Rochester, MN). The radiometer was fitted with filter wavelengths to meas ure reflectance at 450, 550, 660, 694, 710, 760, 810, and 930 nm. In addition, the following growth and stress indices were evaluated: NDVI (normalized difference vegetation i ndex) growth index computed as R 930 -R 660 /R 930 + R 660 Best = highest value. IR/R (leaf area index) grow th index computed as R 930 /R 660 Best = highest value. Stress1 index computed as R 710 /R 760 Best = lowest value. Stress2 index computed as R 710 /R 810 Best = lowest value. Clippings were collected to determine shoot growth once a month and dried at 75C for 48h. They were ground in a Wiley mill and then weighed. Clippings were analyzed for total Kjeldahl nitrogen (TKN). Roots were sampled by taking three 3.8-cm diameter root cores per plot once a year. Root weight and length were measured after wa shing soil from them. Total N uptake (TNU) was also calculated from the TK N (%) and dry weight of clippings (DWC) (g m -2 ). TNU (mg m -2 ) = DWC (g m -2 ) TKN (%) 1000mg g -1 (Eq.2-1) Samples were collected by applying a vacuum to the collection tubing and withdrawing percolate from the reservoir of the lysimete r until dry. 20-ml aliquots of the leachate were transferred to collection vial s and placed on ice in the field and then frozen at 0 O C until nitrate analysis was done. Nitrate concentration was measured using an AutoAnalyzer 3 continuous segmented flow analyzer (Seal Analytical, Mequon, WI) at the UF Analytical Research Laboratory in Gainesville. Leachate volumes were also calculated for each plot. Nitrate leaching data are presented as total cumulative nitrat e-N leached over the study period and percent of applied N leached. Minimum detection limit (MDL ) for the flow analyzer was 0.05. A baseline 23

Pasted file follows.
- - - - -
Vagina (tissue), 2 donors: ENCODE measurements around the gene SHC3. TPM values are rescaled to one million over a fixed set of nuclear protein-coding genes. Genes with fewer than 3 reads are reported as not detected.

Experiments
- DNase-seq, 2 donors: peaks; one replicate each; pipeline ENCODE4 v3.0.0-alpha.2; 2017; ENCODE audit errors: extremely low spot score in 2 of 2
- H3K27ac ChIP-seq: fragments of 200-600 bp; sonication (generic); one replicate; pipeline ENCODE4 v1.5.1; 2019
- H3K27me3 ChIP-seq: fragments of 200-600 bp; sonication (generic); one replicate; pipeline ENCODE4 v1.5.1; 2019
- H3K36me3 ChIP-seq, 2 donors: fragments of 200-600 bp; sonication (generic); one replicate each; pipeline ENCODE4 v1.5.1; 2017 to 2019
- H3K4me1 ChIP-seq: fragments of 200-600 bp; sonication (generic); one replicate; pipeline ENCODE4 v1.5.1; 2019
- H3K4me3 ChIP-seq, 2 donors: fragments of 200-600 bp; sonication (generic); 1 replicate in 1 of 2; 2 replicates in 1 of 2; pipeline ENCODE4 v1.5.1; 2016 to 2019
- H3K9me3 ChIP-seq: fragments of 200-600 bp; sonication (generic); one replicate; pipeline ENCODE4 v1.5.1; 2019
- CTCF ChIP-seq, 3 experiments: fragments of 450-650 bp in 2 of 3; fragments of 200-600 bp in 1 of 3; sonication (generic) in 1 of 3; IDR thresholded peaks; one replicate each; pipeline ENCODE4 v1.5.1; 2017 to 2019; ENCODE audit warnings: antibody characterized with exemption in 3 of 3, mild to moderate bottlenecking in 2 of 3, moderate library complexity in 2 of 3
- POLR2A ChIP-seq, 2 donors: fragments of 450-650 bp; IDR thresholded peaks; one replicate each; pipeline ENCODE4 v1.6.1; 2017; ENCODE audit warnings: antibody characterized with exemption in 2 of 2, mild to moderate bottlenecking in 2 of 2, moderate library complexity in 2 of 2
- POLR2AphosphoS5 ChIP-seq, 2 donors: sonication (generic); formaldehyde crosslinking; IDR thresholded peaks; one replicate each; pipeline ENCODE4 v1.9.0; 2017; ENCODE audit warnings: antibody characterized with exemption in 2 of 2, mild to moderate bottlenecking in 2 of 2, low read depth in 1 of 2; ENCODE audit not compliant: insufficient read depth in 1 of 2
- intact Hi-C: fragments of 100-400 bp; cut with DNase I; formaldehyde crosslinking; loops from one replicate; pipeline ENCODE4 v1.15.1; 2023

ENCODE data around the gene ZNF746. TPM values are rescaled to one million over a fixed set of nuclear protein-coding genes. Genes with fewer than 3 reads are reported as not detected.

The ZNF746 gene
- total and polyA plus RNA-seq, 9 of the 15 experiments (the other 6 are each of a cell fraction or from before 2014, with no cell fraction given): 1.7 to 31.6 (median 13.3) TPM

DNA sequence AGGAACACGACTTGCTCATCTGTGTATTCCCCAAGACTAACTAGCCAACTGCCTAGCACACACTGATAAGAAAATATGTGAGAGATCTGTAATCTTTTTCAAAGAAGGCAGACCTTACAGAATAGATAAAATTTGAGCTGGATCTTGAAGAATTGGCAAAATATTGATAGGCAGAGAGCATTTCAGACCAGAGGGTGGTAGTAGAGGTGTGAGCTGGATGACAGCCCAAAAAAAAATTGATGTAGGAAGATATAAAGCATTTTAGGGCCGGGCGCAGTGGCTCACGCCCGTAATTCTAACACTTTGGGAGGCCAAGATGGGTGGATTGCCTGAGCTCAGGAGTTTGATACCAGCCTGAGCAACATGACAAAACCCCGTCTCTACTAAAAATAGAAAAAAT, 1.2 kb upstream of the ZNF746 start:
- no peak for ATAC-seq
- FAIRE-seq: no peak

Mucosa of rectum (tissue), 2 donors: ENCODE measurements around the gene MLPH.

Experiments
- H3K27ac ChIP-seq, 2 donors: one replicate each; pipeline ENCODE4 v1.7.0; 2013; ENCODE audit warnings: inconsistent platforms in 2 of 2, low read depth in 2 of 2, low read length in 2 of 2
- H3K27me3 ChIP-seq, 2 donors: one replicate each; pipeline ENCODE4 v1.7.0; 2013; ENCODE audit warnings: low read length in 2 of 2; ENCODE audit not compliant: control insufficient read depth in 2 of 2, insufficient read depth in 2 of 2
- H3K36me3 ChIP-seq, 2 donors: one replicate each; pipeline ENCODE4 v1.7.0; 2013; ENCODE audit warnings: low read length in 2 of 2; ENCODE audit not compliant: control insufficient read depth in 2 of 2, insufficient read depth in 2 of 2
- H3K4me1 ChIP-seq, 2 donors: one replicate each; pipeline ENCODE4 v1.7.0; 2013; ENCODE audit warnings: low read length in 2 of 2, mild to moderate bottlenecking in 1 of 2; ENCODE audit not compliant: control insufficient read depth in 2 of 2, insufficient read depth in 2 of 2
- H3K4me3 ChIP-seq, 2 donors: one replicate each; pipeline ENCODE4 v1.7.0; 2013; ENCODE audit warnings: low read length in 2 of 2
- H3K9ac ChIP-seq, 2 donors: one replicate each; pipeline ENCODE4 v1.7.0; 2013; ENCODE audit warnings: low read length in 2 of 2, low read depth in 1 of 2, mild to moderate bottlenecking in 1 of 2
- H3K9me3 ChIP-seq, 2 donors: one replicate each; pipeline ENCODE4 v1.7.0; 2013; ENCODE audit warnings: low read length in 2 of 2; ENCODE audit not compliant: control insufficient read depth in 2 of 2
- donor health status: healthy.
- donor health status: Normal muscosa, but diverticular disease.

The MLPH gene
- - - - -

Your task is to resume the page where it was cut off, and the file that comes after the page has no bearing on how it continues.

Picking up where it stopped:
PAGE 24